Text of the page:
Android and openness is something we talk about all the time, but the recent developments in the industry point towards inherent flaws with this very premise. Be it from bloggers, political institutions or corporations, Android is seemingly not open enough. The “War on Openness” is ironically becoming an open war, where many players are increasing their stakes and scope to try and land a bigger hold - or at the very least, restrict Google’s - on what is the world’s...
New Apex Launcher Beta Brings KitKat Style
A good launcher can often be one of the best pieces of customization on our mobile devices. The newly released KitKat Google Experience Launcher makes your home screens beautiful, with various effects and animations. Unfortunately, it lacks some of the functionality and customization seen in other alternatives. Apex Launcher is one of the most popular alternatives launchers, and now there is a new update to Apex to bring it inline with KitKat.
XDA Senior Member dennisxl, creator of Apex, announced that his application now supports more and more of KitKat goodies such as the transparent system bars and KitKat-styled folder backgrounds. Version 2.2 is still in an early beta stage, but it’s only a matter of time before it’s back in full form.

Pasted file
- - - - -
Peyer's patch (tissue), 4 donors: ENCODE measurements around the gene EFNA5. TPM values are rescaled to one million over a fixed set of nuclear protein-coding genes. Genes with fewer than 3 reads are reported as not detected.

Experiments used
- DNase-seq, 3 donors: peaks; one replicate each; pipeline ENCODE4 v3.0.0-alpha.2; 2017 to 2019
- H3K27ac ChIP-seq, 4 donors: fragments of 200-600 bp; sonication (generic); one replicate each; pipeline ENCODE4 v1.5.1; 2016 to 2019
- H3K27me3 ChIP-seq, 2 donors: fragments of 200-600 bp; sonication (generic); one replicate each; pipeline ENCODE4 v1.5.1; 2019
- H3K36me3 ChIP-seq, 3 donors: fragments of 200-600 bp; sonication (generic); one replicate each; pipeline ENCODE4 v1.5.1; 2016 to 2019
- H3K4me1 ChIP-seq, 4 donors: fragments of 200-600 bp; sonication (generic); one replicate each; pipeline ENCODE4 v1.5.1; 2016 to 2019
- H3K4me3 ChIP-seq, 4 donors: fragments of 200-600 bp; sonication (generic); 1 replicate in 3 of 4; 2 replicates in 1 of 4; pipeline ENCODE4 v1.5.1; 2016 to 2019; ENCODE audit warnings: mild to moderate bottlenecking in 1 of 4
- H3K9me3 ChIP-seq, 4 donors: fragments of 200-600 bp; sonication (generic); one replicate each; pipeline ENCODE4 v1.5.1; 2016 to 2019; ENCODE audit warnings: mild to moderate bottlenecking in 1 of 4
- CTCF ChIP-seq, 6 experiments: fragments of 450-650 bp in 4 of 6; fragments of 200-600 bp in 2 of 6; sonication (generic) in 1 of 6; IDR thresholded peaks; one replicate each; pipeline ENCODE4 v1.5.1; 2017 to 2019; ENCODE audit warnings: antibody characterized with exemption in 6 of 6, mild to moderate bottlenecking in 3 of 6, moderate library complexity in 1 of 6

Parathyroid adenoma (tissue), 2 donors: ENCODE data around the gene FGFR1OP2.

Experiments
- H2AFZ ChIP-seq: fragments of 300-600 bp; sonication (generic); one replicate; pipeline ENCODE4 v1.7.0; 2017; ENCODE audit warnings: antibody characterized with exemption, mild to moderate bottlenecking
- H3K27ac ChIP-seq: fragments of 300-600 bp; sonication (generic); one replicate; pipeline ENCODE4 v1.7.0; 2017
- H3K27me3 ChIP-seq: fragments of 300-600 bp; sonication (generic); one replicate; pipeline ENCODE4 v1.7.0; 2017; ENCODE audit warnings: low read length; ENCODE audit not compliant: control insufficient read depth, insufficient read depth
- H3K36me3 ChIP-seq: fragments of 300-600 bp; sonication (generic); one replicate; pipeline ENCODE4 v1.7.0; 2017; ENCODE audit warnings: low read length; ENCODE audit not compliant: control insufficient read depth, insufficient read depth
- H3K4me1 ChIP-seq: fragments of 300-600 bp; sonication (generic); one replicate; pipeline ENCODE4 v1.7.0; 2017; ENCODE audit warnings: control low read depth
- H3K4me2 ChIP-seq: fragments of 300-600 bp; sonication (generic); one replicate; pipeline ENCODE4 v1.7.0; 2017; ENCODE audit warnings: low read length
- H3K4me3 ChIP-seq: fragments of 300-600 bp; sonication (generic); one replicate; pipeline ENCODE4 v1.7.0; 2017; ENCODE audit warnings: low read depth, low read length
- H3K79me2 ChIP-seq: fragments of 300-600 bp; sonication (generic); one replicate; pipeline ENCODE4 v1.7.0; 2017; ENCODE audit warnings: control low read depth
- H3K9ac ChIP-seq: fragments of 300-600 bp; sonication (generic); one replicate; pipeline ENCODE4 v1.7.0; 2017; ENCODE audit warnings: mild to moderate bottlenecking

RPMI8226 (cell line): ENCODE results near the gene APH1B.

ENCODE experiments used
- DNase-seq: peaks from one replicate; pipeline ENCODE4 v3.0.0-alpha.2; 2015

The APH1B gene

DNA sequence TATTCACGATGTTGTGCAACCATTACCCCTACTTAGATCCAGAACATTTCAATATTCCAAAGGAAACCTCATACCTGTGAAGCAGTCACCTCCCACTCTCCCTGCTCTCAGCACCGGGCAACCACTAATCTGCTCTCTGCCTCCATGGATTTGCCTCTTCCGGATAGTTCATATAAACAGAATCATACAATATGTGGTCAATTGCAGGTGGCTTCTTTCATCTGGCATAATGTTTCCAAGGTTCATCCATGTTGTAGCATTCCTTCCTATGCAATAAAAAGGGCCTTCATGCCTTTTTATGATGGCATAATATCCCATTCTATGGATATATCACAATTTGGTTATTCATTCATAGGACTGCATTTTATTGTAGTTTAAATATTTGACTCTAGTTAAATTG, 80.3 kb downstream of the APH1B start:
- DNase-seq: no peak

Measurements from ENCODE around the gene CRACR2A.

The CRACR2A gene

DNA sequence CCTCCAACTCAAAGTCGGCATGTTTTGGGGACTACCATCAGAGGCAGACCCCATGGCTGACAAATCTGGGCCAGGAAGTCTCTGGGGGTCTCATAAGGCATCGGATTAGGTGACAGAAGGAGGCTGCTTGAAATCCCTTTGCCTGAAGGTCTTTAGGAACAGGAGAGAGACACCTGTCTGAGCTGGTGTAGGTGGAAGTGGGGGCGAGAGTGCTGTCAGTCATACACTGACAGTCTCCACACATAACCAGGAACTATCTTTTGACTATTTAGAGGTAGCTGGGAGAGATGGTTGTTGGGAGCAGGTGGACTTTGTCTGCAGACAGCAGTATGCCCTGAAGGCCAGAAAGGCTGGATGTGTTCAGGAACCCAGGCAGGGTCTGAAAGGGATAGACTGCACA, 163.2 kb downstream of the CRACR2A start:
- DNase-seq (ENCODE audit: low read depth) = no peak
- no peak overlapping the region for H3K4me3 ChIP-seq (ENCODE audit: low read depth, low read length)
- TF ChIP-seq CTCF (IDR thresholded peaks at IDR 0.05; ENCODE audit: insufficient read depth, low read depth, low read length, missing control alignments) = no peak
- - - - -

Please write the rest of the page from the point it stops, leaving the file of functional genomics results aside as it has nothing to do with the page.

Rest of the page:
Below are some screenshots from a Nexus 4 running KitKat:
If you are looking for a solid custom launcher with tons of customization options, make your way to application thread and give new beta a try.
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Smartphone cameras have advanced so tremendously over the past few years that they have almost completely replaced point and shoot digital cameras for the most of us. Furthermore, since our smartphones are always with us, the majority of us end up taking tons of photos throughout the lifespan of our devices. But what happens to all the old photos you take? Do you store them on an external hard-drive or keep them backed up to an online cloud service like Flickr? Let us know what your favorite way of storing old photos is and why.
Before the release of Android 5.0 Lollipop, the Holo Design guidelines served as the official reference for Android design, right from IceCream Sandwich to KitKat. However, updates to the guidelines were few and far between, leading to a lack of synchronization between Android design and current UI/UX trends. Google seems to have learned from their mistake the last time around, and earlier this week, a significant update was released for the Material Design guidelines, marking the second revision in less...